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West Bengal Clinical Establishment Regulatory Commission to hear health scheme cases

Hospitals can move commission for dues

Subhajoy Roy | Published 14.03.23, 07:11 AM
Representational image.

Representational image.

File picture

The state government has appointed the West Bengal Clinical Establishment Regulatory Commission as the arbitrator in cases where private hospitals feel they were denied their rightful due under the West Bengal Health Scheme by the state finance department.

Patients covered by the health scheme are eligible for cashless treatment of up to Rs 1.5 lakh in private hospitals. The hospitals later send claims for reimbursement to the state finance department.


If the treatment cost exceeds Rs 1.5 lakh, the patient or his or her family has to pay the excess amount but can claim reimbursement by the government later.

According to the state health department, the scheme has more than 8.5 lakh beneficiaries.

There are instances where the finance department does not reimburse the entire amount claimed by a hospital. Earlier, the hospital had to file an appeal with the state’s director of medical education if it felt that it had been denied its rightful due by the finance department.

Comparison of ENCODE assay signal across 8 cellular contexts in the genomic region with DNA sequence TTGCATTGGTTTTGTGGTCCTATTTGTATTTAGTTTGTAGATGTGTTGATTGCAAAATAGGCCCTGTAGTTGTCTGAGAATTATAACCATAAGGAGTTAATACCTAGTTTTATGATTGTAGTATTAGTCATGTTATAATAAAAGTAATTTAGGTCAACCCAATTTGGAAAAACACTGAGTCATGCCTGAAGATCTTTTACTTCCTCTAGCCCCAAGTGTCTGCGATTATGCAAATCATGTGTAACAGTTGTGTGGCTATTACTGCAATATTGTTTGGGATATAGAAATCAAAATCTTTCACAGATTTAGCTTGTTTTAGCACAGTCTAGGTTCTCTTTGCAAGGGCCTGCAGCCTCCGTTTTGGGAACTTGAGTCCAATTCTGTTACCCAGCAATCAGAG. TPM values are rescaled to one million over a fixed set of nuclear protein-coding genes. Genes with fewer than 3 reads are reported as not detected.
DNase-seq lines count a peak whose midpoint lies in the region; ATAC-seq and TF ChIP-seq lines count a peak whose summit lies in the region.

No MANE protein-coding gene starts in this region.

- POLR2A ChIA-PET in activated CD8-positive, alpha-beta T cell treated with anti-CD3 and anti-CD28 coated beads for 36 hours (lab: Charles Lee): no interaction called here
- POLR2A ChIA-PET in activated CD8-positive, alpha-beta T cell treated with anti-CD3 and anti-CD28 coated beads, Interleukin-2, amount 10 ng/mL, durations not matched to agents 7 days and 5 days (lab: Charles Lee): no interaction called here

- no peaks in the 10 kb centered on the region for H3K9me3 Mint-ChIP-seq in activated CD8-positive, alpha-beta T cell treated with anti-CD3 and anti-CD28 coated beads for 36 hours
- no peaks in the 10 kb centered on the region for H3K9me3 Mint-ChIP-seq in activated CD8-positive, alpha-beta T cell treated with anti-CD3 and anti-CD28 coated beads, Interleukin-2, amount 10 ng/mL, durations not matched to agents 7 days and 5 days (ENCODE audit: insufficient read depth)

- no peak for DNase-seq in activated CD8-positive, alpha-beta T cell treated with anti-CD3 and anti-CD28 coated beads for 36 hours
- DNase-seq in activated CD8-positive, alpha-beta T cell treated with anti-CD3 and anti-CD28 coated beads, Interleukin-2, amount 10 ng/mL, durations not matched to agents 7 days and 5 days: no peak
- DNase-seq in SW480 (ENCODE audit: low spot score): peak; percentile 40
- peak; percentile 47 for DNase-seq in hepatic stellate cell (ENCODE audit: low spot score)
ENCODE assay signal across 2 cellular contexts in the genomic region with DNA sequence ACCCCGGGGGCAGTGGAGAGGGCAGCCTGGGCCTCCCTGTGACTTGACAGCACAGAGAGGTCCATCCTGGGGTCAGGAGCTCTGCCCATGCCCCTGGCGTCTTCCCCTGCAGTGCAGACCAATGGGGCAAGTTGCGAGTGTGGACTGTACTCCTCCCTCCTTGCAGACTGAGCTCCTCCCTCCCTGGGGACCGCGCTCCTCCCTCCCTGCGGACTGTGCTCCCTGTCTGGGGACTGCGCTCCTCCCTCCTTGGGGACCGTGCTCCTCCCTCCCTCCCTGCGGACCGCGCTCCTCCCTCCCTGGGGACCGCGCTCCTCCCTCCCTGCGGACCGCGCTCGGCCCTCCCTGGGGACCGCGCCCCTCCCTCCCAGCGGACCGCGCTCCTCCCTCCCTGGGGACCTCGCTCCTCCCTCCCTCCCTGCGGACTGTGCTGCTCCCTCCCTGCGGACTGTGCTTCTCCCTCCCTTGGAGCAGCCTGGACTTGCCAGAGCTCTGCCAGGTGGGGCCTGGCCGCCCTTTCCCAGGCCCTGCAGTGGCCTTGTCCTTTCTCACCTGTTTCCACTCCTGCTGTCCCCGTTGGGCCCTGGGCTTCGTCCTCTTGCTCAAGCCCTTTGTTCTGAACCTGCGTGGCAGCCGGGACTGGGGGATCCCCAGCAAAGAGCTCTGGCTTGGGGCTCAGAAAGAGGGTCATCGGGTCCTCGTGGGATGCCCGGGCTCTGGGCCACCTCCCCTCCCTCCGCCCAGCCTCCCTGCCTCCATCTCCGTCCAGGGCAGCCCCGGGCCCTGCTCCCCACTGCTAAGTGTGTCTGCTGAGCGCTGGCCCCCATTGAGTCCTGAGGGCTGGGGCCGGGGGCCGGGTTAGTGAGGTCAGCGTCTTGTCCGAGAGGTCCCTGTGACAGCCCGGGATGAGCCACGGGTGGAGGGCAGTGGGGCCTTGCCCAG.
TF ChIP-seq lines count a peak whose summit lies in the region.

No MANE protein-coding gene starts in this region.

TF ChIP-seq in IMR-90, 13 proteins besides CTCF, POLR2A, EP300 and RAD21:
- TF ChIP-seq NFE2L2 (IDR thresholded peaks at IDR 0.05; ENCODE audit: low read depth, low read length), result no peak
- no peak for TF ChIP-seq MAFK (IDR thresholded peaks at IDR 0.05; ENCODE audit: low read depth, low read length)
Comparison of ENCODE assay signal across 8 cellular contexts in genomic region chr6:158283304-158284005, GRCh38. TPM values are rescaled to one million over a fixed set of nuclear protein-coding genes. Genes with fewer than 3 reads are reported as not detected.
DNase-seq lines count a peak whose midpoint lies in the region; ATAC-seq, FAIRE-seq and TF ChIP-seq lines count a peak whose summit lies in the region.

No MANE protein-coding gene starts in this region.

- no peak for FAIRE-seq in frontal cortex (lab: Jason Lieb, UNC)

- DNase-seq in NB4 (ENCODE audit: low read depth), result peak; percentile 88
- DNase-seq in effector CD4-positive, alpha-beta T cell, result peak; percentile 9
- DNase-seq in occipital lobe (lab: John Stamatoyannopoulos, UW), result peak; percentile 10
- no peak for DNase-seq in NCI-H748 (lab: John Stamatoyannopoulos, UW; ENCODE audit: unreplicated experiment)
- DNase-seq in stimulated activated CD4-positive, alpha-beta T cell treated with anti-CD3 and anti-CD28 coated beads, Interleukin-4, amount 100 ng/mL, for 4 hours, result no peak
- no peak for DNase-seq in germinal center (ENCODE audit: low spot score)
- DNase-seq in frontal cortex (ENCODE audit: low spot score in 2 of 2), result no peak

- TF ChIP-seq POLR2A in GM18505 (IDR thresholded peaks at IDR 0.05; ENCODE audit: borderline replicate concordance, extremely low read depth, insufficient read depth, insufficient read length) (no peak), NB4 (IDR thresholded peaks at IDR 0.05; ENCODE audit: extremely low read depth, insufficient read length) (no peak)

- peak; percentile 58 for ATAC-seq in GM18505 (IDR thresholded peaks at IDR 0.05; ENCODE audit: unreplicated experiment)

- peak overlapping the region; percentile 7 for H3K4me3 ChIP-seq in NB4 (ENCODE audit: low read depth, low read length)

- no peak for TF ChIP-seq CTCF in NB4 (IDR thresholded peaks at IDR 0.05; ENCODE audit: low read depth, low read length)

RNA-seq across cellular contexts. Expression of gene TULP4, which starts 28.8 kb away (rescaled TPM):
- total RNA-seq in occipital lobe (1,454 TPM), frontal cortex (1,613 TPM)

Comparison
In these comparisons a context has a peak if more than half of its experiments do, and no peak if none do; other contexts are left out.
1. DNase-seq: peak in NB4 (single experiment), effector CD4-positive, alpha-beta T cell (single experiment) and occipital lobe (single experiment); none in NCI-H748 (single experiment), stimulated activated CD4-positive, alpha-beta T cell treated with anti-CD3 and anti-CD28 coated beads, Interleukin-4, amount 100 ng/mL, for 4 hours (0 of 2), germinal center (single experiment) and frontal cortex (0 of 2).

In a notification issued last month, the authority to arbitrate in such disputes was shifted from the director of medical education to the West Bengal Clinical Establishment Regulatory Commission, which was set up in 2017 to adjudicate on complaints of malpractice against private healthcare establishments.

On Monday, Fortis Hospital told the commission during a hearing that it was not given about Rs 28,000 that it had claimed as reimbursement under the health scheme.

Retired judge Ashim Banerjee, chairperson of the commission, said Fortis had claimed Rs 1.5 lakh as reimbursement but was paid about Rs 1.22 lakh.

“We told Fortis that if they give us a written complaint, we will take up the matter with the government,” Banerjee said.

He hopes fewer patients covered by the health scheme would be turned away by private hospitals if disputes on reimbursements are resolved quickly.

Officials of many private hospitals have said the rates fixed for some of the procedures and treatments under the health scheme were too low.

An official at a private hospital said the cash flow would improve if the disputes were resolved quickly.

Last updated on 14.03.23, 07:11 AM

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